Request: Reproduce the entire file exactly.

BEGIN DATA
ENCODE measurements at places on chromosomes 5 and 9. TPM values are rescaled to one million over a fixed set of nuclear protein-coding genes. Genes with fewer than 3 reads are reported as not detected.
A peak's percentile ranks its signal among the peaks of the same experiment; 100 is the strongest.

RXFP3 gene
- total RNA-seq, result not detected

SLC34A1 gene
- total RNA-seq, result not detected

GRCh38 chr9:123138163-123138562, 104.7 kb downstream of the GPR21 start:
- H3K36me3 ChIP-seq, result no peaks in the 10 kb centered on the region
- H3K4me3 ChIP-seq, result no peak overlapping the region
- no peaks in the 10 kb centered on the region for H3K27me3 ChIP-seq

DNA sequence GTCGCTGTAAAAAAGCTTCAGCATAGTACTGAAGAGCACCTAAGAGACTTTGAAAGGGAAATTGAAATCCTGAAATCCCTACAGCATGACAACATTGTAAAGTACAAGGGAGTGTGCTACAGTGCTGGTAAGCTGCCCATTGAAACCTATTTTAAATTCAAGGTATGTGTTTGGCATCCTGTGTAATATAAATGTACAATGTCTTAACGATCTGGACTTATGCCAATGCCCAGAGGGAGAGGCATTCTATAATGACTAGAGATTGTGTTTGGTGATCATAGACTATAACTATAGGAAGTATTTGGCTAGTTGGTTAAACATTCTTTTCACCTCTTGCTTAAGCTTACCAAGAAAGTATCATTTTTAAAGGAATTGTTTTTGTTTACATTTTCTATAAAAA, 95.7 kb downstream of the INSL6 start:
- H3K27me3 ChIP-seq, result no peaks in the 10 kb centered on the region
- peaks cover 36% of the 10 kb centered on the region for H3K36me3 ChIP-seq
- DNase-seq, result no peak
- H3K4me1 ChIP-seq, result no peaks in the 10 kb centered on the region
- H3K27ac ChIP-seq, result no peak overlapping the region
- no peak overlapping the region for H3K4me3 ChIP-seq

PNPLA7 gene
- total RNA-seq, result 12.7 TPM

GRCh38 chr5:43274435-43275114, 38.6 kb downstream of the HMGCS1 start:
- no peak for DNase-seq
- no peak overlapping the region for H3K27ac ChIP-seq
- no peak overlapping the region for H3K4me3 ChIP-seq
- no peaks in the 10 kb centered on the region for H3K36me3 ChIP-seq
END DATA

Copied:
ENCODE measurements at places on chromosomes 5 and 9. TPM values are rescaled to one million over a fixed set of nuclear protein-coding genes. Genes with fewer than 3 reads are reported as not detected.
A peak's percentile ranks its signal among the peaks of the same experiment; 100 is the strongest.

RXFP3 gene
- total RNA-seq, result not detected

SLC34A1 gene
- total RNA-seq, result not detected

GRCh38 chr9:123138163-123138562, 104.7 kb downstream of the GPR21 start:
- H3K36me3 ChIP-seq, result no peaks in the 10 kb centered on the region
- H3K4me3 ChIP-seq, result no peak overlapping the region
- no peaks in the 10 kb centered on the region for H3K27me3 ChIP-seq

DNA sequence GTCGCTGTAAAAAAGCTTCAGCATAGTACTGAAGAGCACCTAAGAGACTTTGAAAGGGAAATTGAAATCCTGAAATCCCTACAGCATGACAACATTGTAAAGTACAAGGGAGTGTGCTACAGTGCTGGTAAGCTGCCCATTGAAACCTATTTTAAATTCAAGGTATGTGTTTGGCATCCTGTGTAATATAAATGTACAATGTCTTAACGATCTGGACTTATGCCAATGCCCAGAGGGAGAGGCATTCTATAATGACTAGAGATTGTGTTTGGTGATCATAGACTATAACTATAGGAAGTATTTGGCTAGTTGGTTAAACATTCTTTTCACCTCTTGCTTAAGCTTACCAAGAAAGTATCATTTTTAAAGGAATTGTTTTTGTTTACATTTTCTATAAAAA, 95.7 kb downstream of the INSL6 start:
- H3K27me3 ChIP-seq, result no peaks in the 10 kb centered on the region
- peaks cover 36% of the 10 kb centered on the region for H3K36me3 ChIP-seq
- DNase-seq, result no peak
- H3K4me1 ChIP-seq, result no peaks in the 10 kb centered on the region
- H3K27ac ChIP-seq, result no peak overlapping the region
- no peak overlapping the region for H3K4me3 ChIP-seq

PNPLA7 gene
- total RNA-seq, result 12.7 TPM

GRCh38 chr5:43274435-43275114, 38.6 kb downstream of the HMGCS1 start:
- no peak for DNase-seq
- no peak overlapping the region for H3K27ac ChIP-seq
- no peak overlapping the region for H3K4me3 ChIP-seq
- no peaks in the 10 kb centered on the region for H3K36me3 ChIP-seq